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Here @ is a small angle, whose probability is under consideration, but E is in general large and may then be reckoned as if the distribution were uniform. Thus
!T>    _      fin
Q 7/3 __C")    I  \ cn'i   1/v                                  ^99\
a   o
and             = 5 ^Ur- {sin ft (ft - f _x) + . . . + sin s/5 (ft - _,,)} ....... (23)
By the rules of the Theory of Errors, we have
*^?1 =       f       (sin2  + sin2 2/3 + . . . + sin3 s/3) ....... (24)
Mod2|    2nasmsial
In (24) Mod2  = 2w/3/a, as before, and the series of (sin)2 may be replaced by
Thus                           Mod'Qsa   ^BiJia .........................(25)
If a is small, this reduces to a2/6?^, as in (4). If a = TT, that is if the distribution be over a semicircle, we get 7r2/4n. If we make a=2?r in (2o), the result is indeterminate, since, although sin ^ a = 0, n is infinite. There is a like indeterminateness when a is any multiple of 2?r, and this was to be expected. When the arc of distribution consists of entire revolutions, the phase of the resultant is arbitrary. But if the arc differs, even a little, from an integral number of revolutions, there is a definite phase favoured for the resultant, and Mod2  diminishes as n increases.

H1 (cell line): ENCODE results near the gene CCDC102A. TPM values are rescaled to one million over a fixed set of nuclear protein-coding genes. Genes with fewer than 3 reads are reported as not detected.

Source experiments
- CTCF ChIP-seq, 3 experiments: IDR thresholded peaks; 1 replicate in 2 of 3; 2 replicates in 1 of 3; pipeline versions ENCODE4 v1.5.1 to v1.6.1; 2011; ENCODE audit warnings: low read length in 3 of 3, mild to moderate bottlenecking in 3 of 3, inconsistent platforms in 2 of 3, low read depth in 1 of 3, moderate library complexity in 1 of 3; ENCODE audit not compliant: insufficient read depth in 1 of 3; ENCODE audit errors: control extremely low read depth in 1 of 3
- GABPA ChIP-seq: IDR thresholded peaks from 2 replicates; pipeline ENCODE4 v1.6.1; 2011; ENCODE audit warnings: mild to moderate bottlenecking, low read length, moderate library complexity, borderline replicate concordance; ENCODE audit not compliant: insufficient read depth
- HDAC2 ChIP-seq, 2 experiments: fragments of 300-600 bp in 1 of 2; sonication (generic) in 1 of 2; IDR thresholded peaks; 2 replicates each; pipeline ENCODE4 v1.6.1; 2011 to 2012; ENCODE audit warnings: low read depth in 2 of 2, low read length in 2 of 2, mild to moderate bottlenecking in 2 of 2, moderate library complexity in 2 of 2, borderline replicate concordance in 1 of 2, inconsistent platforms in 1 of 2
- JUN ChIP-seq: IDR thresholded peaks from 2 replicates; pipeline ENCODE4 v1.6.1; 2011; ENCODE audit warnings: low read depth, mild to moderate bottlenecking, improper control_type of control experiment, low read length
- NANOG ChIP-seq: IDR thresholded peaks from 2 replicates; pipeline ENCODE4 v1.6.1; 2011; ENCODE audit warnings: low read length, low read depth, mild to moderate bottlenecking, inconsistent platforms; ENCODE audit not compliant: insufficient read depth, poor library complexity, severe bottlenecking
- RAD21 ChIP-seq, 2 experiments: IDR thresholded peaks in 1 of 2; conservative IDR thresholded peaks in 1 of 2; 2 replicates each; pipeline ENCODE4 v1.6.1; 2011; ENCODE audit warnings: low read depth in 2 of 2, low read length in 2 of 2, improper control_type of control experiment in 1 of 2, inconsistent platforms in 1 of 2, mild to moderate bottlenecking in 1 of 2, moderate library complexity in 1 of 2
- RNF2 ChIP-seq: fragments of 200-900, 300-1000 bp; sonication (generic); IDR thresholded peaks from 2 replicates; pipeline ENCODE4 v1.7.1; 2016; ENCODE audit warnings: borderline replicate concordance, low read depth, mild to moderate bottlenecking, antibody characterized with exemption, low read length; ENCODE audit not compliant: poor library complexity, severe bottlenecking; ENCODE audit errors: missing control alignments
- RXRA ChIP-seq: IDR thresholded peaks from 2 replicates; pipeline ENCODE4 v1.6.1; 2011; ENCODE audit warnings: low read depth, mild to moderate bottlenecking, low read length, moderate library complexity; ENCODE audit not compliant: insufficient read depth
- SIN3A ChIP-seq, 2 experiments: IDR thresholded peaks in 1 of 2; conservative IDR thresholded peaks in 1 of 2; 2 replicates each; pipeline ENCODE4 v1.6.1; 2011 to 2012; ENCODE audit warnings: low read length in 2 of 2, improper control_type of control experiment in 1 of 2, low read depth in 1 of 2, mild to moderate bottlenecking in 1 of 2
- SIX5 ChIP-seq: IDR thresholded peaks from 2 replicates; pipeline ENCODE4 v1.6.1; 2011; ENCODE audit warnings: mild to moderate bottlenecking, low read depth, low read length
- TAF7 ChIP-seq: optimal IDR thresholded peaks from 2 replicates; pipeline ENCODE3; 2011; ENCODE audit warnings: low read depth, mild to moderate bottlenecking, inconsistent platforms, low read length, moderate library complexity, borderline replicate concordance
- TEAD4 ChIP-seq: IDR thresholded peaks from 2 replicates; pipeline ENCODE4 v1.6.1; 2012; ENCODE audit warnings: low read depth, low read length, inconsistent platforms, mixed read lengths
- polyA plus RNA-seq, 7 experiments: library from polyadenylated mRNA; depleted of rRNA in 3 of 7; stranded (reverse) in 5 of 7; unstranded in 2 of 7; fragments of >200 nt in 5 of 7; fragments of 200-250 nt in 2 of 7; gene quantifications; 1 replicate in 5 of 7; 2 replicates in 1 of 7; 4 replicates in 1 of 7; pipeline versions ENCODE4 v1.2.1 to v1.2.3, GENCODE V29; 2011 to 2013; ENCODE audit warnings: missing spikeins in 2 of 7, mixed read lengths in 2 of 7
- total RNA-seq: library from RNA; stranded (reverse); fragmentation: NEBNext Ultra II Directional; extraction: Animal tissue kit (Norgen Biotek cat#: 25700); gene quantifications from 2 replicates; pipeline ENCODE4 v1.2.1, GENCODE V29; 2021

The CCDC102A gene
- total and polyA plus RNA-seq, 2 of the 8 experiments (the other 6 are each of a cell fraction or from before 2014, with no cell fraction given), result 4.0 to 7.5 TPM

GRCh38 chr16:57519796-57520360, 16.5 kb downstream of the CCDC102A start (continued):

The case where the arc consists of entire revolutions is exceptional also as regards the amplitude, or intensity, of the resultant. As we know, in that case no definite value is approached, however great n may be, and the expectation of intensity is n. But if there be a fractional part of a revolution outstanding, the intensity does tend to a definite value, that namely which corresponds to a uniform distribution over the arc, and this value is proportional to the square of n.
We may go further and calculate what exactly is the expectation of intensity. We have to evaluate
...------------... [(cos 6 + cos & + cos #"+... )2 + (sin O+smff+sinO" +...)*]
+ 2cos(0-0//)+... + 2cos(0'-0") + ...]> -..(26)
the integration being in each case from + a.    Taking first the integration with respect to 6, we have
- \*dB \n + 2 cos (6 - 6'} + 2 cos (6 - 0") + ... + 2 cos (& - &'} + ...] = 4ft-1 sin ^a {cos ff + cos 6" + . ..} + n + 2 cos (& - 6"} + ....lines followed in equations (1) and (2). Thus with a replacing a and {3 replacing b, we have for the resultant whose amplitude is R arid phase (reckoned from the middle) ,